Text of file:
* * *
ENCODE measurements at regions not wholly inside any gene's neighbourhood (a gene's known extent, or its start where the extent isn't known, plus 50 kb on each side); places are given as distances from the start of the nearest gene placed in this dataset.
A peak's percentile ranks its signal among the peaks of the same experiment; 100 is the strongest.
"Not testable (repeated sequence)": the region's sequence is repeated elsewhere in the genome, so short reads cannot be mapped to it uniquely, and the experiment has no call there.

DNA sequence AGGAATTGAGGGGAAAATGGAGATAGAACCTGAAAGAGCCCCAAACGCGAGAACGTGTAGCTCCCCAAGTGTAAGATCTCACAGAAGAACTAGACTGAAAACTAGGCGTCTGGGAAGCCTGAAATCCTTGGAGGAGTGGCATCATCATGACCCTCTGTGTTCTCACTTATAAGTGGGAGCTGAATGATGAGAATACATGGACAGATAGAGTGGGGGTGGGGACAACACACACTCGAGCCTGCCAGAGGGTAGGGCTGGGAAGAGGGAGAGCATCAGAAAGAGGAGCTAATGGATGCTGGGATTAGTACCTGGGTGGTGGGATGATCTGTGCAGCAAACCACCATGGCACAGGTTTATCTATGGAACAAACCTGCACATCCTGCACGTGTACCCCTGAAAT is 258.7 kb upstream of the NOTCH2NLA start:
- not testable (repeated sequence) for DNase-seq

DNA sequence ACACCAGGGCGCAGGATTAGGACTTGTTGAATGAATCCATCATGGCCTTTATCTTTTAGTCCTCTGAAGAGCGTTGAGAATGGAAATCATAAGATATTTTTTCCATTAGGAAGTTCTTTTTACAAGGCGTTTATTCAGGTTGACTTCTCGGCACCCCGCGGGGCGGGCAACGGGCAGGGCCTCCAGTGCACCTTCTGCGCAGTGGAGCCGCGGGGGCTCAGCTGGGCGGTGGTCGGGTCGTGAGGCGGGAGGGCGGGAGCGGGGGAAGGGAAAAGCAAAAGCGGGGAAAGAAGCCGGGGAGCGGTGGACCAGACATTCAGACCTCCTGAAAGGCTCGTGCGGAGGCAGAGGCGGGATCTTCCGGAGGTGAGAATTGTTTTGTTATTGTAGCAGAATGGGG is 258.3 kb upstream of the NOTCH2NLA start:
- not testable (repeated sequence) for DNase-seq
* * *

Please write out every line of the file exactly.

ENCODE measurements at regions not wholly inside any gene's neighbourhood (a gene's known extent, or its start where the extent isn't known, plus 50 kb on each side); places are given as distances from the start of the nearest gene placed in this dataset.
A peak's percentile ranks its signal among the peaks of the same experiment; 100 is the strongest.
"Not testable (repeated sequence)": the region's sequence is repeated elsewhere in the genome, so short reads cannot be mapped to it uniquely, and the experiment has no call there.

DNA sequence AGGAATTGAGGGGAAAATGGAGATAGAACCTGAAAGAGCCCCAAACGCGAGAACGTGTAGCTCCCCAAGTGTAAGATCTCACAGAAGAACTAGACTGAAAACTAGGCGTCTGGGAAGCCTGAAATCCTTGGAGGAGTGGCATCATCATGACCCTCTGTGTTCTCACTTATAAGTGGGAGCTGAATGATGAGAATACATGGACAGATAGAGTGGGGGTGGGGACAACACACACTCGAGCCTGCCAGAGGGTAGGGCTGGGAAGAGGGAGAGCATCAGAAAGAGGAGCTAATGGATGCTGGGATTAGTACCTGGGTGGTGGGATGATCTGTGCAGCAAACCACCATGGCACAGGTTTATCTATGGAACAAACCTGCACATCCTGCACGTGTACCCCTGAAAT is 258.7 kb upstream of the NOTCH2NLA start:
- not testable (repeated sequence) for DNase-seq

DNA sequence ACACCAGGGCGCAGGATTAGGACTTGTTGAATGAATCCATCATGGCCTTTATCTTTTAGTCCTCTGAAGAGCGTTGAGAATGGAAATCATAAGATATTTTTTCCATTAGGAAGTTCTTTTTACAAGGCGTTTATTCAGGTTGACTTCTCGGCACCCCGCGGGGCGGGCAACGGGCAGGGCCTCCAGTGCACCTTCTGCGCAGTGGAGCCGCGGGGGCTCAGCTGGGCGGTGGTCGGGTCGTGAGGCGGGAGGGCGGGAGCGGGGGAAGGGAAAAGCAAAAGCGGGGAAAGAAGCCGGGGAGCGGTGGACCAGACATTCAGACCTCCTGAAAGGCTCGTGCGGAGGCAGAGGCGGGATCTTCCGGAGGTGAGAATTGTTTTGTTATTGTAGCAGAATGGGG is 258.3 kb upstream of the NOTCH2NLA start:
- not testable (repeated sequence) for DNase-seq